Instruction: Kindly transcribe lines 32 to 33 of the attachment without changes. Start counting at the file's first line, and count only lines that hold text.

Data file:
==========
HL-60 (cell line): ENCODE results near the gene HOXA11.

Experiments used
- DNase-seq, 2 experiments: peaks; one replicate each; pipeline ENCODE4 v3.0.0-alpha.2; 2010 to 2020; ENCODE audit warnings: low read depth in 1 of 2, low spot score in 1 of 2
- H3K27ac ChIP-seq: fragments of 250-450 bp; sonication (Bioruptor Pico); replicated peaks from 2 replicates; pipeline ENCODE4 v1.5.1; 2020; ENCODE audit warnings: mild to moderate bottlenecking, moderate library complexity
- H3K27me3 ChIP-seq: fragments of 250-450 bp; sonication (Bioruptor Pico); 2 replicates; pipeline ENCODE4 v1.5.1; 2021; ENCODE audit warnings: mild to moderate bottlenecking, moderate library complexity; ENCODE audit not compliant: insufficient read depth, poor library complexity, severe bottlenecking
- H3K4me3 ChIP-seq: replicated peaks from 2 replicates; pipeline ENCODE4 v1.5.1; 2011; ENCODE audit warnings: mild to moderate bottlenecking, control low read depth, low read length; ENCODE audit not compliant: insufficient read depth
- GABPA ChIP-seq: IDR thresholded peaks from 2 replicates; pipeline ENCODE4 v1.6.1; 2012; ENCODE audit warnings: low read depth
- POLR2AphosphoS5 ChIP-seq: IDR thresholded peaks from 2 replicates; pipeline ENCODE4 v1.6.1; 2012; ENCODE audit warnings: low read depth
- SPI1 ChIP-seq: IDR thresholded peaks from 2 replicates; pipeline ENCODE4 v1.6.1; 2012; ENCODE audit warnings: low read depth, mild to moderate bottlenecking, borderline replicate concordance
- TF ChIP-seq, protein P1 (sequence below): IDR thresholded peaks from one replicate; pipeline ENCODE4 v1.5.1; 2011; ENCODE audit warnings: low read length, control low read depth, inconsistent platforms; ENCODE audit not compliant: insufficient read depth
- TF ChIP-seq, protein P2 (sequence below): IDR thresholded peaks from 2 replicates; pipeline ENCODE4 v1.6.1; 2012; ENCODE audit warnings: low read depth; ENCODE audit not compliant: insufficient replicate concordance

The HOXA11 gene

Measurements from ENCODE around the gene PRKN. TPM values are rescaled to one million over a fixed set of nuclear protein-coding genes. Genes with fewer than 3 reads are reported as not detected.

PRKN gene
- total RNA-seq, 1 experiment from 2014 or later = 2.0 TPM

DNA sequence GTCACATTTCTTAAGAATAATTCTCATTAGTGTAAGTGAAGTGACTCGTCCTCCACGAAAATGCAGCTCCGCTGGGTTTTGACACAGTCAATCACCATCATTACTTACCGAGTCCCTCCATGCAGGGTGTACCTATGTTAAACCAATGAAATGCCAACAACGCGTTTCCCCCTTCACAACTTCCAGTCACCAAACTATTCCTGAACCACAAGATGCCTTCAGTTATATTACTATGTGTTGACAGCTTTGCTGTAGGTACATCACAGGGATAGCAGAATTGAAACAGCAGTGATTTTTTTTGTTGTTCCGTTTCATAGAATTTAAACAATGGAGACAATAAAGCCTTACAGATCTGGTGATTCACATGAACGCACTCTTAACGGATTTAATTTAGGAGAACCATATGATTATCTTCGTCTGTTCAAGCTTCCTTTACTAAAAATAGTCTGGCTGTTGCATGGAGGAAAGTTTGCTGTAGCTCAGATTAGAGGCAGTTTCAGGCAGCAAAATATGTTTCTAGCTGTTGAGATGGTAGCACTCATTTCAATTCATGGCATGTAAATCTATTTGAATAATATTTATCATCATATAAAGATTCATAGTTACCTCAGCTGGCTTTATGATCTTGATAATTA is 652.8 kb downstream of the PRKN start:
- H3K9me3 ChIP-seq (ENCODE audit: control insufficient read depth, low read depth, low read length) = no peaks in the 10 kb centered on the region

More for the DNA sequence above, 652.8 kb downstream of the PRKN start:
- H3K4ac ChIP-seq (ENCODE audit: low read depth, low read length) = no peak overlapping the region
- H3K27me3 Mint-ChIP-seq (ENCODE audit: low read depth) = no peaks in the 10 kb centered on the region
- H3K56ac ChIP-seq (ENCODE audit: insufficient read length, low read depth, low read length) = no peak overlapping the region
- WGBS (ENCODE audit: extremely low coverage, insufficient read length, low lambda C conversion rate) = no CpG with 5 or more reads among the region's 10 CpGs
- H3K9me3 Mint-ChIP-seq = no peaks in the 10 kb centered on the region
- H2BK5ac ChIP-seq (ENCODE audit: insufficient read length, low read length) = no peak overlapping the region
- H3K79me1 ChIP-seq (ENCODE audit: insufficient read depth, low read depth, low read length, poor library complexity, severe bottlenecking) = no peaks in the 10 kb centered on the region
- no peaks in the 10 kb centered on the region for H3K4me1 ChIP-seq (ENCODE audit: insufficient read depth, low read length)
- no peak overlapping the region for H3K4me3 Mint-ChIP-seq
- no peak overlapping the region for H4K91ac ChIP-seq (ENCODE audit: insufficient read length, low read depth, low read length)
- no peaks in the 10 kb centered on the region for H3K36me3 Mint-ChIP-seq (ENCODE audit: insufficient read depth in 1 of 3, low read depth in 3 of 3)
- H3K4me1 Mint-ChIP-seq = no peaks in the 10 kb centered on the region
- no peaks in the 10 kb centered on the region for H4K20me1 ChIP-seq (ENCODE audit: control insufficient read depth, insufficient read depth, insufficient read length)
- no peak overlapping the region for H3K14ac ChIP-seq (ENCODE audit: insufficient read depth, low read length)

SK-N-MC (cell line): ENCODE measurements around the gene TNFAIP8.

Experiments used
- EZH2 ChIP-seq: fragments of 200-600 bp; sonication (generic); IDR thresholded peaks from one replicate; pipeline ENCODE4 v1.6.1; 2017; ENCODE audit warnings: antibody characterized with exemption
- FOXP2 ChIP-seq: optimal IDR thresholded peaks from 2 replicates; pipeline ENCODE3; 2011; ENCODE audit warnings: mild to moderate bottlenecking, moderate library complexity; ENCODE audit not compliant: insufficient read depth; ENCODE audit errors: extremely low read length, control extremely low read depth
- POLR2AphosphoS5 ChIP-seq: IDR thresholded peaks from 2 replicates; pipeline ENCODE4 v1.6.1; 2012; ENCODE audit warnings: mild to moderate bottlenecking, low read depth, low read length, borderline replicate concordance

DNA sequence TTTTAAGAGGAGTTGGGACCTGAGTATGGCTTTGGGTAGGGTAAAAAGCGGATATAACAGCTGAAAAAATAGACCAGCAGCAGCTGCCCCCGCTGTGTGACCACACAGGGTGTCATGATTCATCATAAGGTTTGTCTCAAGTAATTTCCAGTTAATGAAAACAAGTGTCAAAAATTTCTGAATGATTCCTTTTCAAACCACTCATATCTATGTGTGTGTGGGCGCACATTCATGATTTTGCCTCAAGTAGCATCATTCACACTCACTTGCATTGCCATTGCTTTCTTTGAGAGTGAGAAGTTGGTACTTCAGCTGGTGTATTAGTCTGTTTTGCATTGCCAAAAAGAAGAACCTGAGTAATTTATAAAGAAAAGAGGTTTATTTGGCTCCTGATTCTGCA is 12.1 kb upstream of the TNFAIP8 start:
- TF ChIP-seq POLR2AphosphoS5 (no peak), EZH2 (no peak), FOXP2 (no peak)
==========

- no peak overlapping the region for H3K14ac ChIP-seq (ENCODE audit: insufficient read depth, low read length)

SK-N-MC (cell line): ENCODE measurements around the gene TNFAIP8.